The Briefly for August 5, 2019 – The “Subway Supervillain Has Returned” Edition

Daniel Pantaleo recommended being fired, R Kelly denied bail, how trucks became Vision Zero’s biggest violators, the best lobster rolls, and more in today’s daily NYC news digest.

This week’s late-night subway disruption lottery winners are the 2, 3, A, #, N and R trains. (Subway Weekender)

Manhattan DA Cy Vance Jr. is reviving an investigation into hush-money payments made to Stormy Daniels and Karen McDougal from the Trump Organization. The investigation will be looking into if the Trump Organization falsified business records. (NY Times)

The city’s subway supervillain was back at it and was arrested for the seventeenth time for a subway-related offense. Isaiah Thompson is the man who was pulling emergency brakes on multiple subways, causing hundreds of delays. His latest arrest was for subway surfing. (NY Times)

The ten oldest parks in the city. (Untapped Cities)

The 42nd Street Shuttle will be “modernized,” which means some temporary delays and reduction of service. How modern? That’s questionable, but at the very least the trains and platforms will be ADA compliant, widened, and the cars themselves extended from four trains to six. (Second Ave Sagas)

The legal fight over the mega-development in the Lower East Side will continue on, but what started it? A 2016 decision by the de Blasio administration to classify residential buildings over eight stories “minor modifications” to the existing developments and could bypass the land review process kicked it off. The towers planned are 1,004-feet tall, 798-feet tall, 728-feet tall, and 724-feet tall, which all seems a bit more than minor modifications. (Bowery Boogie)

Daniel Pantaleo should be fired. That’s the decision that a police administrative judge came to in a Civilian Complaint Review Board case. Will he be? That’s a decision for James O’Neill, the NYPD commissioner, who can decide “no,” despite the judge’s decision. (NY Times)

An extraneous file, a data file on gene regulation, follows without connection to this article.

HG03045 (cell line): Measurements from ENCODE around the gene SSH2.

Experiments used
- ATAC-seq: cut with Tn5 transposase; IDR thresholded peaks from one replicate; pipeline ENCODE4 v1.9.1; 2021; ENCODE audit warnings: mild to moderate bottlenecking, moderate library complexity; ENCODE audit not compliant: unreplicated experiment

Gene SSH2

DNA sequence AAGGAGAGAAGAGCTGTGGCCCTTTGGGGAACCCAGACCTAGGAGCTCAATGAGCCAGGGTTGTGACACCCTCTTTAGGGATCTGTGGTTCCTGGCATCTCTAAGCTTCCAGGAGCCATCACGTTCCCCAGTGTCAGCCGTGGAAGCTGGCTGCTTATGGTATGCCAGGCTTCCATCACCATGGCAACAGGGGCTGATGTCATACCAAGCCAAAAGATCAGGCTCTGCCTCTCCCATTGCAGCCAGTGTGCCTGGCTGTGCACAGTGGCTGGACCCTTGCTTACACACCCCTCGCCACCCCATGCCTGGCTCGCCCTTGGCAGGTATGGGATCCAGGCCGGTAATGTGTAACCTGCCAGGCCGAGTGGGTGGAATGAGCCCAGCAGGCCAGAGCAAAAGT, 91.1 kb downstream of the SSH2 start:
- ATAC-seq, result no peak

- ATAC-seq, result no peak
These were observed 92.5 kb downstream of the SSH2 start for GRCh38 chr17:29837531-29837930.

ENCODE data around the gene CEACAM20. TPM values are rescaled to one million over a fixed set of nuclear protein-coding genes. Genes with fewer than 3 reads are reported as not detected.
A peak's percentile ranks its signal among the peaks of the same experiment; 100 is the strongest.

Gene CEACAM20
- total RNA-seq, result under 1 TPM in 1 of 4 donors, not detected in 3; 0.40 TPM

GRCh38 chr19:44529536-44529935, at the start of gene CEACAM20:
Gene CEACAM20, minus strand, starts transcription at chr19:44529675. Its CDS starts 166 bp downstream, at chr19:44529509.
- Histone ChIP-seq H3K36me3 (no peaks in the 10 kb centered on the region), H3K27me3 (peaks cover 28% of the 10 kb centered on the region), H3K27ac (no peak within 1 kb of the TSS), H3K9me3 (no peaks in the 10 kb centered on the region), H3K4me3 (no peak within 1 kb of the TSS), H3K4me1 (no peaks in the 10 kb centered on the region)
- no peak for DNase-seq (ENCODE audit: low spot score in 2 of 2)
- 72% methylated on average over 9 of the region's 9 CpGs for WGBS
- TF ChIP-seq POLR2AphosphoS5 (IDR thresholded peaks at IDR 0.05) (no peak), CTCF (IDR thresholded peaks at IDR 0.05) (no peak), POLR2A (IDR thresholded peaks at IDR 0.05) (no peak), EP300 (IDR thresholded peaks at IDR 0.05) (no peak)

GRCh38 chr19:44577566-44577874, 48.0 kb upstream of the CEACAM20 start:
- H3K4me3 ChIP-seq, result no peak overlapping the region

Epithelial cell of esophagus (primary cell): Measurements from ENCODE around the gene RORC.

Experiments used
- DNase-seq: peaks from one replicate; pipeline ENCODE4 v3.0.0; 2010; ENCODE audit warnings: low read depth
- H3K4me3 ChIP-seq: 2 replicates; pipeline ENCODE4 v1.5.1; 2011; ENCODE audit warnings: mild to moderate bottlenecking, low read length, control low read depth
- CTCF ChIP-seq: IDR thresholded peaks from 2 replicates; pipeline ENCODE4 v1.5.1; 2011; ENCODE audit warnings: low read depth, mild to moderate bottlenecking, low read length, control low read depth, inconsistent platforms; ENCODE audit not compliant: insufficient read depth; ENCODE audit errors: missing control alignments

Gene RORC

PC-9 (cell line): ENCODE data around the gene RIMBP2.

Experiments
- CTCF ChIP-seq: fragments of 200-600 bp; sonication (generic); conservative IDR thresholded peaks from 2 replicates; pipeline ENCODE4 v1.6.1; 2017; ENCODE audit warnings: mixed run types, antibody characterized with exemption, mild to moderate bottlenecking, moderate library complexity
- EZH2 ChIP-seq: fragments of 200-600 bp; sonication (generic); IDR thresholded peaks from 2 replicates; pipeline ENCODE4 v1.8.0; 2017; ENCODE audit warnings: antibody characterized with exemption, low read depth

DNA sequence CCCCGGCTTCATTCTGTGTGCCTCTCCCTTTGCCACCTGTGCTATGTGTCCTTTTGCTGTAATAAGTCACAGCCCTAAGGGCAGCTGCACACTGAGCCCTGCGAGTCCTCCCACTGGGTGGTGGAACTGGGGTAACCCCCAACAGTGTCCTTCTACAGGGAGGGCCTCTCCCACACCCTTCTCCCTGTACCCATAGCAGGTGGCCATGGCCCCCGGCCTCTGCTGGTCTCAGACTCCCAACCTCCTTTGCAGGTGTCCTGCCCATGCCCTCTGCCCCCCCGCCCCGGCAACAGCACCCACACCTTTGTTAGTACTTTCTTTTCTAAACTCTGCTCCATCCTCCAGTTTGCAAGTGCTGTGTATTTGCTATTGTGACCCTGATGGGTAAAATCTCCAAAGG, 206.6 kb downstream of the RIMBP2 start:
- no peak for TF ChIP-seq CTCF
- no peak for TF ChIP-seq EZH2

Eric Garner’s family promised large protests if Pantaleo isn’t fired. (amNY)

What’s the history of the closet-sized “POLICE” building on Lee Avenue in Williamsburg? (Untapped Cities)

The total number of jobs in the city has gone up, but the total number of hours per week is down, essentially neutralizing the job gain when it comes to wages. The city’s lower than the average number of hours per week compared to the nation is an indicator of a substantial income gap that continues to widen. (amNY)

Mayor de Blasio put a freeze on new licenses for Uber, Lyft and the like in a hope to reduce the number of cars on the streets and therefore reduce traffic and pollution. He also said, “We are not here to serve the corporate titans, we are here to serve the people.” Unfortunately, the aftermath of this is that cars that have licenses are rented out, creating corporate titans on a smaller scale and further reducing the wages he was hoping to save. (Kings County Politics)

Where to get fun, non-alcoholic drinks in Astoria. (We Heart Astoria)

This week’s list of restaurants closed by the Department of Health has no 100-point violations, but it does include the Greenwich Social food hall. (Patch)

The Algonquin Hotel Cat Fashion Show featured outfits from Ada Nieves, and of course, there are photos. (Untapped Cities)

Why is it that when you send a piece of mail to someone in Brooklyn, but when you send it to Queens it’s sent to a specific neighborhood? There are myths about the reason and the post office can’t be fully be blamed either. It’s a bit of a mystery. (Gothamist)